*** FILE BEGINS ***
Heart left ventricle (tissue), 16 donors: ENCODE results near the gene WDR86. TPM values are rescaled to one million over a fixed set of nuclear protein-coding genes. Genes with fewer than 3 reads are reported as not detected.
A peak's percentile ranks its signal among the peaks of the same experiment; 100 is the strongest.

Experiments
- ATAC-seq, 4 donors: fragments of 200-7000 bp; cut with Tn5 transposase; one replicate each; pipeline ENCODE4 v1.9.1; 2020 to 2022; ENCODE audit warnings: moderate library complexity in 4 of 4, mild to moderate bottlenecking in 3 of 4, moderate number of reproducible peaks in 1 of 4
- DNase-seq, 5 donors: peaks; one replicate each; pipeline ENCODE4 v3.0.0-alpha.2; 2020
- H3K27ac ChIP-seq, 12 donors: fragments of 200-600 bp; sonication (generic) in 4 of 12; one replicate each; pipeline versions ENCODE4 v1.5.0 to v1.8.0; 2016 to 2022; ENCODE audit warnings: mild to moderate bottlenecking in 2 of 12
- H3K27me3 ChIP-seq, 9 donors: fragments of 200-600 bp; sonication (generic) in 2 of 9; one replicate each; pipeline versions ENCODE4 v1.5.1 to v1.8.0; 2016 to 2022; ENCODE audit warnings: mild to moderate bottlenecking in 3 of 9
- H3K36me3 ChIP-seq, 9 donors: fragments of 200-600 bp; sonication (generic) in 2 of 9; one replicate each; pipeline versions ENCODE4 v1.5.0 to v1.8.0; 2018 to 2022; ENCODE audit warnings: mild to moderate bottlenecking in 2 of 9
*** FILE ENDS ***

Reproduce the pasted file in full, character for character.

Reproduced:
Heart left ventricle (tissue), 16 donors: ENCODE results near the gene WDR86. TPM values are rescaled to one million over a fixed set of nuclear protein-coding genes. Genes with fewer than 3 reads are reported as not detected.
A peak's percentile ranks its signal among the peaks of the same experiment; 100 is the strongest.

Experiments
- ATAC-seq, 4 donors: fragments of 200-7000 bp; cut with Tn5 transposase; one replicate each; pipeline ENCODE4 v1.9.1; 2020 to 2022; ENCODE audit warnings: moderate library complexity in 4 of 4, mild to moderate bottlenecking in 3 of 4, moderate number of reproducible peaks in 1 of 4
- DNase-seq, 5 donors: peaks; one replicate each; pipeline ENCODE4 v3.0.0-alpha.2; 2020
- H3K27ac ChIP-seq, 12 donors: fragments of 200-600 bp; sonication (generic) in 4 of 12; one replicate each; pipeline versions ENCODE4 v1.5.0 to v1.8.0; 2016 to 2022; ENCODE audit warnings: mild to moderate bottlenecking in 2 of 12
- H3K27me3 ChIP-seq, 9 donors: fragments of 200-600 bp; sonication (generic) in 2 of 9; one replicate each; pipeline versions ENCODE4 v1.5.1 to v1.8.0; 2016 to 2022; ENCODE audit warnings: mild to moderate bottlenecking in 3 of 9
- H3K36me3 ChIP-seq, 9 donors: fragments of 200-600 bp; sonication (generic) in 2 of 9; one replicate each; pipeline versions ENCODE4 v1.5.0 to v1.8.0; 2018 to 2022; ENCODE audit warnings: mild to moderate bottlenecking in 2 of 9